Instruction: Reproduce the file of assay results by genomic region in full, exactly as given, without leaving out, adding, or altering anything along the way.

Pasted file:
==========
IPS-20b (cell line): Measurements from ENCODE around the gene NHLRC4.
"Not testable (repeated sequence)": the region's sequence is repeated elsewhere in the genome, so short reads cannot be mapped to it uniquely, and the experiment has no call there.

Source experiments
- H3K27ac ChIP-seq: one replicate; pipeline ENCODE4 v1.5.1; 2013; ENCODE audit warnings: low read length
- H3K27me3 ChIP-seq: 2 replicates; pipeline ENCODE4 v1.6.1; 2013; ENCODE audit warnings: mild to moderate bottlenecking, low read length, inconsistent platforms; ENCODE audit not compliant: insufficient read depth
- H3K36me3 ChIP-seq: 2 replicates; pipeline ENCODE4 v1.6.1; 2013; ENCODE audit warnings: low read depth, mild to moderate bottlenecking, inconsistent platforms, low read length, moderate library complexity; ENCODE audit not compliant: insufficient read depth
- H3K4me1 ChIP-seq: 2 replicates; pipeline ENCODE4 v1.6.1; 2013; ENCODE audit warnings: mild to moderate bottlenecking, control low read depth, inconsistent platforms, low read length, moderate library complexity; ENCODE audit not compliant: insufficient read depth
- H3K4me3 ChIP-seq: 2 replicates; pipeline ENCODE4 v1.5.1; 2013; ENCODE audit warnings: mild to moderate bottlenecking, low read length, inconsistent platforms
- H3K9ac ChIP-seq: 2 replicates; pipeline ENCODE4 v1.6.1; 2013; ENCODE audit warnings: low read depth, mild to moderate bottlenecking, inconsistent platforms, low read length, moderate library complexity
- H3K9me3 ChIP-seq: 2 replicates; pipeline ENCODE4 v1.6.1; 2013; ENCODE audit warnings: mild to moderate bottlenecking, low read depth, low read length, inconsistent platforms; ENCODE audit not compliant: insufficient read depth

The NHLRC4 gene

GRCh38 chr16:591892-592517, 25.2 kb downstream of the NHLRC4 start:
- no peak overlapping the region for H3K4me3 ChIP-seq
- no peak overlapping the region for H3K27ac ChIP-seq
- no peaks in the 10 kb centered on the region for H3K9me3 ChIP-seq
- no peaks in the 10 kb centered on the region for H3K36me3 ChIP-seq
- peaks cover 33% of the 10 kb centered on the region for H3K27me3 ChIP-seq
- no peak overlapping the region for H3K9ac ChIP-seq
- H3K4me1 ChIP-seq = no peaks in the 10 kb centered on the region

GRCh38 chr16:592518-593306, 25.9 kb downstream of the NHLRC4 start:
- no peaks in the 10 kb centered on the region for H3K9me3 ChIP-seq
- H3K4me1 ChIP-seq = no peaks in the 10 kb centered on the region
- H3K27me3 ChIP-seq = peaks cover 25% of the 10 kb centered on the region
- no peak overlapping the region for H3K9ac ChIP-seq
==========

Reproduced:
IPS-20b (cell line): Measurements from ENCODE around the gene NHLRC4.
"Not testable (repeated sequence)": the region's sequence is repeated elsewhere in the genome, so short reads cannot be mapped to it uniquely, and the experiment has no call there.

Source experiments
- H3K27ac ChIP-seq: one replicate; pipeline ENCODE4 v1.5.1; 2013; ENCODE audit warnings: low read length
- H3K27me3 ChIP-seq: 2 replicates; pipeline ENCODE4 v1.6.1; 2013; ENCODE audit warnings: mild to moderate bottlenecking, low read length, inconsistent platforms; ENCODE audit not compliant: insufficient read depth
- H3K36me3 ChIP-seq: 2 replicates; pipeline ENCODE4 v1.6.1; 2013; ENCODE audit warnings: low read depth, mild to moderate bottlenecking, inconsistent platforms, low read length, moderate library complexity; ENCODE audit not compliant: insufficient read depth
- H3K4me1 ChIP-seq: 2 replicates; pipeline ENCODE4 v1.6.1; 2013; ENCODE audit warnings: mild to moderate bottlenecking, control low read depth, inconsistent platforms, low read length, moderate library complexity; ENCODE audit not compliant: insufficient read depth
- H3K4me3 ChIP-seq: 2 replicates; pipeline ENCODE4 v1.5.1; 2013; ENCODE audit warnings: mild to moderate bottlenecking, low read length, inconsistent platforms
- H3K9ac ChIP-seq: 2 replicates; pipeline ENCODE4 v1.6.1; 2013; ENCODE audit warnings: low read depth, mild to moderate bottlenecking, inconsistent platforms, low read length, moderate library complexity
- H3K9me3 ChIP-seq: 2 replicates; pipeline ENCODE4 v1.6.1; 2013; ENCODE audit warnings: mild to moderate bottlenecking, low read depth, low read length, inconsistent platforms; ENCODE audit not compliant: insufficient read depth

The NHLRC4 gene

GRCh38 chr16:591892-592517, 25.2 kb downstream of the NHLRC4 start:
- no peak overlapping the region for H3K4me3 ChIP-seq
- no peak overlapping the region for H3K27ac ChIP-seq
- no peaks in the 10 kb centered on the region for H3K9me3 ChIP-seq
- no peaks in the 10 kb centered on the region for H3K36me3 ChIP-seq
- peaks cover 33% of the 10 kb centered on the region for H3K27me3 ChIP-seq
- no peak overlapping the region for H3K9ac ChIP-seq
- H3K4me1 ChIP-seq = no peaks in the 10 kb centered on the region

GRCh38 chr16:592518-593306, 25.9 kb downstream of the NHLRC4 start:
- no peaks in the 10 kb centered on the region for H3K9me3 ChIP-seq
- H3K4me1 ChIP-seq = no peaks in the 10 kb centered on the region
- H3K27me3 ChIP-seq = peaks cover 25% of the 10 kb centered on the region
- no peak overlapping the region for H3K9ac ChIP-seq